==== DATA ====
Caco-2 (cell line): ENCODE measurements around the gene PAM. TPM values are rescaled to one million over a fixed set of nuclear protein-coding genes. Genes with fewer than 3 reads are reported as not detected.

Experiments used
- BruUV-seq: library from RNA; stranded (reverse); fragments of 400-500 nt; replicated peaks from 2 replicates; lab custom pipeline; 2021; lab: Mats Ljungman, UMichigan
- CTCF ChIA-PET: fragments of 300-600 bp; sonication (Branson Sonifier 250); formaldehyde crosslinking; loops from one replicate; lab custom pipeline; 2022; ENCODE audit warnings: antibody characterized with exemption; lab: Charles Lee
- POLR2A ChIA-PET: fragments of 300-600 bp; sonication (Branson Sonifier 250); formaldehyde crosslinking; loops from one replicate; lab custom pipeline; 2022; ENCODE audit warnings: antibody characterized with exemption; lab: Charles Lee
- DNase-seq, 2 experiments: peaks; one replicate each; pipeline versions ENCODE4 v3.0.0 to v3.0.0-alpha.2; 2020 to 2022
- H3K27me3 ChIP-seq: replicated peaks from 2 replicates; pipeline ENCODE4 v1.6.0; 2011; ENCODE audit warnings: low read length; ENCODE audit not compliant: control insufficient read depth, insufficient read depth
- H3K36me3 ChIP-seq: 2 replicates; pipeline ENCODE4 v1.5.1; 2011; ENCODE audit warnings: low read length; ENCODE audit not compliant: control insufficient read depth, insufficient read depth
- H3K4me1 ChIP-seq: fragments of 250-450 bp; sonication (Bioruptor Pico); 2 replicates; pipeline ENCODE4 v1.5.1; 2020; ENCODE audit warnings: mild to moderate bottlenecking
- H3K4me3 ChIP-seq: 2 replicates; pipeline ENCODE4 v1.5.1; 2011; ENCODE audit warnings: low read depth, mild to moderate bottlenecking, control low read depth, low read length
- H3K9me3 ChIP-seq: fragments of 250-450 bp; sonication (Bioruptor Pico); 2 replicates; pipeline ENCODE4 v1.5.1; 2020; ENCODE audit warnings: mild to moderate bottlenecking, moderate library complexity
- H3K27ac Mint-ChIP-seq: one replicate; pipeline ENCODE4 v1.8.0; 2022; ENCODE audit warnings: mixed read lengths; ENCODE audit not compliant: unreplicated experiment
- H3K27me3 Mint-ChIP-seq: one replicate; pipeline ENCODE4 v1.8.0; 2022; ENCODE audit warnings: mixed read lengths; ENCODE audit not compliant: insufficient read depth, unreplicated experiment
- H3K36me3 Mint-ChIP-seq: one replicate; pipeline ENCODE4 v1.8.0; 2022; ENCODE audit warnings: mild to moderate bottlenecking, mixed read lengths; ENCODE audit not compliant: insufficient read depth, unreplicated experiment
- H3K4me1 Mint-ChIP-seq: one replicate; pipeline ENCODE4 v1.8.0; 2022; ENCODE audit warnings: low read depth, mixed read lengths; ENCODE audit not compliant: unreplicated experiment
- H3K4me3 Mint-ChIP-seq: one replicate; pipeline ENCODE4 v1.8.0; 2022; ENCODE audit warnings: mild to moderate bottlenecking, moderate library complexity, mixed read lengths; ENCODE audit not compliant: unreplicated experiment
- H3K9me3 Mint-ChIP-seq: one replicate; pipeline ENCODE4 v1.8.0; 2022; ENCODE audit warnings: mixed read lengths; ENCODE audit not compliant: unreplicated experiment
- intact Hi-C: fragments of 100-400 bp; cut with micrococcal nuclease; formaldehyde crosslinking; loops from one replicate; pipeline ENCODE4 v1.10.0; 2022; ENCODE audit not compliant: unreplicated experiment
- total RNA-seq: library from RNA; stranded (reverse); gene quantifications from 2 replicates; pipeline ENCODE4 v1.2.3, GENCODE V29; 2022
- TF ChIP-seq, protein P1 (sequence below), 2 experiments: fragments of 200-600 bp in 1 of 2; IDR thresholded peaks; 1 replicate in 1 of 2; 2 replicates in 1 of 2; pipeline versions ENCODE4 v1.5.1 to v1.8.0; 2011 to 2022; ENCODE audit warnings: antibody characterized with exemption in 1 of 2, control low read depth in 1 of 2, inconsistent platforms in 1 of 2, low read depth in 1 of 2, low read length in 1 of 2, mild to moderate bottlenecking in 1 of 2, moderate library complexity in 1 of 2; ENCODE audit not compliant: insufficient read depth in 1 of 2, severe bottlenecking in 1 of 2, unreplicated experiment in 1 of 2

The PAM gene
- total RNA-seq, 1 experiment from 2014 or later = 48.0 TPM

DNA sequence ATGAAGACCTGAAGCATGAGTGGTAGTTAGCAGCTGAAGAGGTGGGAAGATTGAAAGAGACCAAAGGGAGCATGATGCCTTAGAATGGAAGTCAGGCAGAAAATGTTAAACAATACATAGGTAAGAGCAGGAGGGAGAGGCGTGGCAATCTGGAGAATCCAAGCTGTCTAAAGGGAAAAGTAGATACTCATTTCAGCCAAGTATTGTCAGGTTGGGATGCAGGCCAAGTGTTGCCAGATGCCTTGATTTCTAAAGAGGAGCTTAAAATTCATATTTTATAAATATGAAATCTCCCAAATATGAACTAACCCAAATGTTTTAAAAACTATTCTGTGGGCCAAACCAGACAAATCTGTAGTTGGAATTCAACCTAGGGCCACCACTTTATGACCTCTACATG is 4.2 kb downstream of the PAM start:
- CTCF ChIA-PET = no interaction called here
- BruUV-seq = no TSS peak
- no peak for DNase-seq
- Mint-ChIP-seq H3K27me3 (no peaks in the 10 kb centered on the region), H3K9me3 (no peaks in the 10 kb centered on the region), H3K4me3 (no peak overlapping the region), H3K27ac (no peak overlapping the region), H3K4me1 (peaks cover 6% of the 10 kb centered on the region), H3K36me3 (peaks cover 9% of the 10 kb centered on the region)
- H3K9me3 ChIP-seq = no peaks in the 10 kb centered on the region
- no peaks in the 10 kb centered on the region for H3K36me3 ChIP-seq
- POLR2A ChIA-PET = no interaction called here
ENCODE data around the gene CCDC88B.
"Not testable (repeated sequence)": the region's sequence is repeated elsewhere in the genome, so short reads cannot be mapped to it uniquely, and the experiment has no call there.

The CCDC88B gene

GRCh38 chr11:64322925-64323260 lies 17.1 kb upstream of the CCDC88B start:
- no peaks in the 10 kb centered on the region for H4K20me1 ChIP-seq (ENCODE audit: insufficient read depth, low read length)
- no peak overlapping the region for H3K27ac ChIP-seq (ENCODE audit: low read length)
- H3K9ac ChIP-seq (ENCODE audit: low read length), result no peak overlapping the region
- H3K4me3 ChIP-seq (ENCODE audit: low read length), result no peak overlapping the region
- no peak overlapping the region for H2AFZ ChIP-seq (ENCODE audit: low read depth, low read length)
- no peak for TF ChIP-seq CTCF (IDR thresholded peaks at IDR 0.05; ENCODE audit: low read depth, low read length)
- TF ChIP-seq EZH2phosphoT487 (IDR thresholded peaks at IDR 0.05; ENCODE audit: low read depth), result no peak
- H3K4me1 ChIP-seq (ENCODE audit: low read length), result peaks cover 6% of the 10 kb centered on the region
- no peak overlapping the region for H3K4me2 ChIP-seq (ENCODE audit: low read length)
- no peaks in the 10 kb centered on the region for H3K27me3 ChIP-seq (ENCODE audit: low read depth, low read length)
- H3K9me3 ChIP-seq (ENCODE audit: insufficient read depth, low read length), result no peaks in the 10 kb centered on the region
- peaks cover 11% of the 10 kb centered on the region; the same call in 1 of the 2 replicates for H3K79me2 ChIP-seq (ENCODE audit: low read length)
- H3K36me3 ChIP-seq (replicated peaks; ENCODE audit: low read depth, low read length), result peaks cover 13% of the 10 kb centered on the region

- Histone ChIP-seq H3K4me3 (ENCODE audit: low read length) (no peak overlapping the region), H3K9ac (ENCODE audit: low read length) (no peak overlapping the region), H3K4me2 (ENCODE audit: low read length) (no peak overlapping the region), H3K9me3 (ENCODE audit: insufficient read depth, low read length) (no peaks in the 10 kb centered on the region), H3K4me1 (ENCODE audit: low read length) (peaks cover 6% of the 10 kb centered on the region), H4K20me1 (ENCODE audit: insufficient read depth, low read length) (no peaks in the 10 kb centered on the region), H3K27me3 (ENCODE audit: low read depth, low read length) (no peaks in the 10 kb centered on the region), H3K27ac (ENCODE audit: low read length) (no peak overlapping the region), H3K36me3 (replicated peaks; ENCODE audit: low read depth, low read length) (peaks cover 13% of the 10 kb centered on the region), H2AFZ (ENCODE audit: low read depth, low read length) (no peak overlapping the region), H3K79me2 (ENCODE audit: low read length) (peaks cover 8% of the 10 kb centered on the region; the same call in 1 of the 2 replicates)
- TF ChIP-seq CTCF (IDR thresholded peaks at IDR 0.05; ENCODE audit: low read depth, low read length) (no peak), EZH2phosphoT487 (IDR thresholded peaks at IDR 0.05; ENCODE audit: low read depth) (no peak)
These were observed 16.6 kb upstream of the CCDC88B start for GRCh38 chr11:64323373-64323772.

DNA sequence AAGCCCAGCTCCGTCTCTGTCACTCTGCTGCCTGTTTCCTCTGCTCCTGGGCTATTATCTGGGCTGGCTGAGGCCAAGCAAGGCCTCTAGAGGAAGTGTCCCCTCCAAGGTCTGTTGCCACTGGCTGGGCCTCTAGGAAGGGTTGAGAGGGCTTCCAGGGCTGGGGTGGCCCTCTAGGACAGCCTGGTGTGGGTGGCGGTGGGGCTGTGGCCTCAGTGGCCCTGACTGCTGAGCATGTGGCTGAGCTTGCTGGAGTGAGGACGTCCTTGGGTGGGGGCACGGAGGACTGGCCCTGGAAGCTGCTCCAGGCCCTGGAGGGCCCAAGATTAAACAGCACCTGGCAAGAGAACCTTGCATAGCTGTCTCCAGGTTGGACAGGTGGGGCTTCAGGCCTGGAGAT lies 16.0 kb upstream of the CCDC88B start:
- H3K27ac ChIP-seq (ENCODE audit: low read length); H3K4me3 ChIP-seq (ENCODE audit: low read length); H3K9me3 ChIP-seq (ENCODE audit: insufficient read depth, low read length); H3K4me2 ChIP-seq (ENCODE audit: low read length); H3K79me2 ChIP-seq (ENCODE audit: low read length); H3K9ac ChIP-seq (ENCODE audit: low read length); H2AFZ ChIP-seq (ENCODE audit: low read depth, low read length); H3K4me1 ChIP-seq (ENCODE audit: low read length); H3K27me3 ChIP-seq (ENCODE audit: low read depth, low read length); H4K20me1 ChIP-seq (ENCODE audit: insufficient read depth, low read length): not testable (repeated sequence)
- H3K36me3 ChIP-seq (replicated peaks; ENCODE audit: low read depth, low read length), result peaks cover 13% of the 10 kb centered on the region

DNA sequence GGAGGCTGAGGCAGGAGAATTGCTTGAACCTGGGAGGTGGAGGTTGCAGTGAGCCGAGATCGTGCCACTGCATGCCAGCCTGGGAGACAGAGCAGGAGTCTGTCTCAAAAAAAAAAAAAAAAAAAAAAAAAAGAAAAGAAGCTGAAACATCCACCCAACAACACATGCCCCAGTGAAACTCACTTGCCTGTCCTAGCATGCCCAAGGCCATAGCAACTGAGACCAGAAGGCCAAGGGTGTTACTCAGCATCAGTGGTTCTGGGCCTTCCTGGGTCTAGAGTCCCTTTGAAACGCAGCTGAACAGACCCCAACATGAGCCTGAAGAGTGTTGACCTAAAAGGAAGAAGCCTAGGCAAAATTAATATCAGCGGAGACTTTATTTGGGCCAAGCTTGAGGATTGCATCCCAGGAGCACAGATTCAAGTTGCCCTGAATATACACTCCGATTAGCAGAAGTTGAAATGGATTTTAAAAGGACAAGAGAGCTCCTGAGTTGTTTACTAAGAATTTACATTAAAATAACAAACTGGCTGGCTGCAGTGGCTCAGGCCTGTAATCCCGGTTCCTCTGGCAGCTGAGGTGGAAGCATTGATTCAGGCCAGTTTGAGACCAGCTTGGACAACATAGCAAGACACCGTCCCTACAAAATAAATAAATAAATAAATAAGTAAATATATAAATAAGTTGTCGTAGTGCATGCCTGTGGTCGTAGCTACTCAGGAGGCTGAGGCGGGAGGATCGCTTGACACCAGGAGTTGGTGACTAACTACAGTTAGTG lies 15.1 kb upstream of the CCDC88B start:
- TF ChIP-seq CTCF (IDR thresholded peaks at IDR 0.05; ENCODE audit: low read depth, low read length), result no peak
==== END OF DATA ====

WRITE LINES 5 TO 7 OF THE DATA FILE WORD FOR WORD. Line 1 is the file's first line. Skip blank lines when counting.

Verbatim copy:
- POLR2A ChIA-PET: fragments of 300-600 bp; sonication (Branson Sonifier 250); formaldehyde crosslinking; loops from one replicate; lab custom pipeline; 2022; ENCODE audit warnings: antibody characterized with exemption; lab: Charles Lee
- DNase-seq, 2 experiments: peaks; one replicate each; pipeline versions ENCODE4 v3.0.0 to v3.0.0-alpha.2; 2020 to 2022
- H3K27me3 ChIP-seq: replicated peaks from 2 replicates; pipeline ENCODE4 v1.6.0; 2011; ENCODE audit warnings: low read length; ENCODE audit not compliant: control insufficient read depth, insufficient read depth